Tall Case Clock
MAKER: Jonathan Jessop (1771-1857) was born in Guilford County, North Carolina to Quaker parents Thomas Jessop (1715-1783) and his wife, Anne (Matthews) Floyd Jessop. Jonathan’s mother was an active minister within the New Garden Monthly Meeting. When Thomas Jessop died, Anne requested a transfer for herself and her children to Warrington Monthly Meeting in York County, Pennsylvania. There, Jonathan apprenticed with his mother’s cousin, Elisha Kirk ((1757-1790), a clockmaker. After completing his apprenticeship, Jonathan Jessop chose to remain in Pennsylviania, but in 1794 agreed to take the sixteen-year-old Barzillai Gardner, Jr. (1778-1815) as an apprentice from his native state. In November of 1796, Gardner ran away from Jessop’s shop and Jessop advertised that his young apprentice was likely on his way home to North Carolina.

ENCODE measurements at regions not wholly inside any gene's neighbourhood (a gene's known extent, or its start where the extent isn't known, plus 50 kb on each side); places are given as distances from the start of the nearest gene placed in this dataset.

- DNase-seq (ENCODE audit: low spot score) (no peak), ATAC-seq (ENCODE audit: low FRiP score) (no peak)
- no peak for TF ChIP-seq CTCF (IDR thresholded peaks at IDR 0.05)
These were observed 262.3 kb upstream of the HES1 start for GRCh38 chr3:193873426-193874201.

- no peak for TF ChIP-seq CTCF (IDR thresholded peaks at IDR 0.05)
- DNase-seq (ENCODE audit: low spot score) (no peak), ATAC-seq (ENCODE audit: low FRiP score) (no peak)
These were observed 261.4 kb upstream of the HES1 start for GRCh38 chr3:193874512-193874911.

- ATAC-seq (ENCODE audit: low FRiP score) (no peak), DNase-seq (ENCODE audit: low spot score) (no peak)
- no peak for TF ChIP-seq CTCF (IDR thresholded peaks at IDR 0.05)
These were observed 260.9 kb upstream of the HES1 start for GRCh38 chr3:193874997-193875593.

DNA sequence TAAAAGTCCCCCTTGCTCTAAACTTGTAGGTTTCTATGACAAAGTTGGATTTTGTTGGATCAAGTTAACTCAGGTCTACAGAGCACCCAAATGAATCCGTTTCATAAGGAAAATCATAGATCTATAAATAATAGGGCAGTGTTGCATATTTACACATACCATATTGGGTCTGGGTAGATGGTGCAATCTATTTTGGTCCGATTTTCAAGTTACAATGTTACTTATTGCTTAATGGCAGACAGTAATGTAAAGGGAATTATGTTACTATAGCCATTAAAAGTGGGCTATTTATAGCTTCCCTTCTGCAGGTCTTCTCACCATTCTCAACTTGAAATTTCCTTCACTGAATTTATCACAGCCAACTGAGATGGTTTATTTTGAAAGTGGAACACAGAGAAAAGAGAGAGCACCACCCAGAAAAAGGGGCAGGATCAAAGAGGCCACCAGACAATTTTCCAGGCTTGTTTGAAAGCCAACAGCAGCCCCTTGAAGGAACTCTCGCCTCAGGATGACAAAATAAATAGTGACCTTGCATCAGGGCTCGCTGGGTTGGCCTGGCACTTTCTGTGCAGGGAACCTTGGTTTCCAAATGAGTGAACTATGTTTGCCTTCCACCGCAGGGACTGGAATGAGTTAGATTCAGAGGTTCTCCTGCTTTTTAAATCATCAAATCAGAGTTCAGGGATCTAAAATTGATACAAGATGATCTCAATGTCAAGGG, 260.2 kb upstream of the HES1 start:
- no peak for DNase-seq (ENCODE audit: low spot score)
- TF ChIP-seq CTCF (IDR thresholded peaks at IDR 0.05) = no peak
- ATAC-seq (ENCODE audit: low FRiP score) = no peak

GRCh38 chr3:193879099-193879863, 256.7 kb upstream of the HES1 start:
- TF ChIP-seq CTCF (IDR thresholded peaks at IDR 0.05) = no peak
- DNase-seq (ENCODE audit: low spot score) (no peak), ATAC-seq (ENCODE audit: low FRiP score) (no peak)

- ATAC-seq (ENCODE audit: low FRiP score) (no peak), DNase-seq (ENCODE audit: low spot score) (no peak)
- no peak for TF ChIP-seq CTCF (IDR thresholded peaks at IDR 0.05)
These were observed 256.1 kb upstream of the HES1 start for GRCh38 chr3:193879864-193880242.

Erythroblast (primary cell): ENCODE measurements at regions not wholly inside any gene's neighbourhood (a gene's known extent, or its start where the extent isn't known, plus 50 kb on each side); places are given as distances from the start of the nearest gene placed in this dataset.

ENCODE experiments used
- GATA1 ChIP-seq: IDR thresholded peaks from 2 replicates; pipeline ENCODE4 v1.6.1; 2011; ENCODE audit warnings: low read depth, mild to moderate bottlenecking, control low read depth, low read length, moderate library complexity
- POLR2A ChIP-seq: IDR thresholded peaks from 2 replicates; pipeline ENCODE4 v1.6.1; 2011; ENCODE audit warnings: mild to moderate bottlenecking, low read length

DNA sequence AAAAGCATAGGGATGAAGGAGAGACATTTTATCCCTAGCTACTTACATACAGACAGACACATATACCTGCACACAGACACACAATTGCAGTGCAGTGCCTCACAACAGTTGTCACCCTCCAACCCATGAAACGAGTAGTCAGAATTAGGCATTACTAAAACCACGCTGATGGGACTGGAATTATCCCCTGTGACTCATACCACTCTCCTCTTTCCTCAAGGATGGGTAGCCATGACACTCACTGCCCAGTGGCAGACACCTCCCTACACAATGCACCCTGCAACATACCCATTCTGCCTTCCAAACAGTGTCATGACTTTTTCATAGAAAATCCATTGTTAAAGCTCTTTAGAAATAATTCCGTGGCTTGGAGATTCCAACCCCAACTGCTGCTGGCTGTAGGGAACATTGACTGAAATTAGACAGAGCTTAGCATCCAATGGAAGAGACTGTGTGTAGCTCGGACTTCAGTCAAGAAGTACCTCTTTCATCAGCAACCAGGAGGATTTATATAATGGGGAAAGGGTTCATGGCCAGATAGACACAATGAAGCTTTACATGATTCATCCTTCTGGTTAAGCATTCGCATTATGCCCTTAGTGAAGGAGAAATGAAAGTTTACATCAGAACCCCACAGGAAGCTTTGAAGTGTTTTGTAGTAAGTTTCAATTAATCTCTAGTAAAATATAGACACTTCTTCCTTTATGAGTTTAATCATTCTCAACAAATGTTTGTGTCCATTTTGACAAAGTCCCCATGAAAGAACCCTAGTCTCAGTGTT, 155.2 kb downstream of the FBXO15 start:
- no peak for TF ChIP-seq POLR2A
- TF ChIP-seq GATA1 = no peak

This clock was probably made for Barzillai Gardner, Sr. (1753-1829) and his wife, Jemima Macy (1750-1833), shortly after they decided to send their son to Pennsylviania for his apprenticeship. It is likely that the father delivered his son to Jessop and brought home the clock works for which a local case was made. By 1795, the dominant cabinetmaker in the New Garden Meeting area was David Osborne (1759-1833), who was born in Guilford County, trained under the Chester County, Pennsylviania-born cabinetmaker Thomas Pierce, and like many North Carolina Quakers migrated to Ohio and Indiana in the early 19th century.
RELATED OBJECTS: MESDA owns a Guilford County desk and bookcase-on-frame that is also attributed to David Osborne and the only known clock made by Barzillai Gardner, Jr., during his career in Charlotte, North Carolina, see MESDA Acc. # 3541, 4480.
BIBLIOGRAPHY: Robert Leath, “Friendly Furniture: The Quaker Cabinetmakers of Guilford County, 1775-1825,” MESDA Journal 2018.